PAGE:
Ang, Ghee Soon MBChB, FRCOphth; Wells, Anthony P. FRANZCO
Primary angle closure glaucoma (PACG) is a major cause of blindness worldwide, particularly in the Asian population.1,2 Even amongst the White population, in whom the commonest form of glaucoma is of the open variety, PACG may not be as rare as previously considered.3,4 An important component of the treatment for PACG is laser peripheral iridotomy (PI), which relieves pupil block and thus flattening the iris contour and widening the drainage angle.5–12 However, laser PI is not always successful in widening the drainage angles, with imaging studies reporting residual angle closure in up to 60% of cases post-PI.5–7,13–15 Most studies evaluating the structural differences between eyes with successful angle widening and persistent angle closure were performed based on ultrasound biomicroscopy (UBM) imaging after the laser PI had been performed. The aim of this study was to use anterior segment optical coherence tomography (AS-OCT) to determine the pre-PI anatomical differences in eyes which had residual angle closure and those which did not after laser PI.
MATERIALS AND METHODS
This was a retrospective case series of White patients who underwent laser PI for angle closure at Capital Eye Specialists, Wellington. Consecutive patients were identified from the electronic patient database as having undergone laser PI from November 2007 to November 2009. Each patient with suspected narrow angles (NAs) received a full ophthalmic assessment including best-corrected Snellen acuity, slit lamp evaluation, Goldmann applanation tonometry, corneal pachymetry, corneal hysteresis measurement, undilated fundoscopy, gonioscopy, and AS-OCT imaging. Indentation gonioscopy was conducted in dark conditions, and careful note was taken to document the presence and extent of peripheral anterior synechiae (PAS).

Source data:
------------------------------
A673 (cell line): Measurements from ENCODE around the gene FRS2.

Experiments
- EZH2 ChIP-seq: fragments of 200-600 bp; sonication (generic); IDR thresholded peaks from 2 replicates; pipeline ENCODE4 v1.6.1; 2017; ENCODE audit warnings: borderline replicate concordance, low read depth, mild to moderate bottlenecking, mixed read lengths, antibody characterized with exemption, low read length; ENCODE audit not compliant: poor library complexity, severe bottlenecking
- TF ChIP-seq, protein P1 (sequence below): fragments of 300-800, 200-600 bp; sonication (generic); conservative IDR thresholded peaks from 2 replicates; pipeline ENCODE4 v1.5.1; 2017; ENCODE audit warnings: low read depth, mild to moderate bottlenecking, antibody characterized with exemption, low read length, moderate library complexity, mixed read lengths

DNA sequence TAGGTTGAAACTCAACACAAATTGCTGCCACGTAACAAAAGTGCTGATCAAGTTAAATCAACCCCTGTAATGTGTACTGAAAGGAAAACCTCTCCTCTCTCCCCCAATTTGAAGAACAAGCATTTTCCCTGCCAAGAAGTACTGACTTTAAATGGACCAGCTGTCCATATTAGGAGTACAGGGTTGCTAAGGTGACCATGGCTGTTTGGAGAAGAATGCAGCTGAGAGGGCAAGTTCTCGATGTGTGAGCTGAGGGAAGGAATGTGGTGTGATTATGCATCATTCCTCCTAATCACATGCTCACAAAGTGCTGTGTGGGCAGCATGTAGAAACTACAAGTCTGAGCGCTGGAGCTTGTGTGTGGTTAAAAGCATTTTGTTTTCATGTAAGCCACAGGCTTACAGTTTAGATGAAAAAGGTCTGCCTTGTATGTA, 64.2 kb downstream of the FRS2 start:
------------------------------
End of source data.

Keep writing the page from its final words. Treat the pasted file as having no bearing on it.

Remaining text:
AS-OCT was performed with the slit lamp OCT (Heidelberg Engineering, GmBH, Dossenheim, Germany) in light and with all room lights and slit lamp illumination switched off (dark). Scans of the horizontal meridian were performed first, followed by scans of the vertical meridian. The scans were conducted by 2 experienced ophthalmic technicians who had been trained to perform AS-OCT imaging in the same, standardized manner. All 4 quadrants of the AS-OCT scan were reviewed by the glaucoma specialist (A.P.W.) to determine if laser PI was indicated. The indication for laser PI was apposition between the iris and trabecular meshwork anterior to the scleral spur in 2 or more quadrants in dark conditions, as seen on AS-OCT imaging. This AS-OCT threshold is based upon the gonioscopic criteria for laser PI from the Association of International Glaucoma Societies consensus on angle closure.16 These patients were considered to have NA. Primary angle closure (PAC) occurred if the NA was associated with PAS and/or intraocular pressure (IOP) of greater than 21 mm Hg. If there were concurrent optic disc features characteristic of glaucoma, with or without visual field changes, then the diagnosis of PACG was made. We excluded eyes with secondary angle closure (such as angle neovascularization, trauma, and intumescent cataract), previous intraocular surgery, and previous laser iridoplasty and/or laser PI. Only the right eye was used for analysis if both eyes were eligible.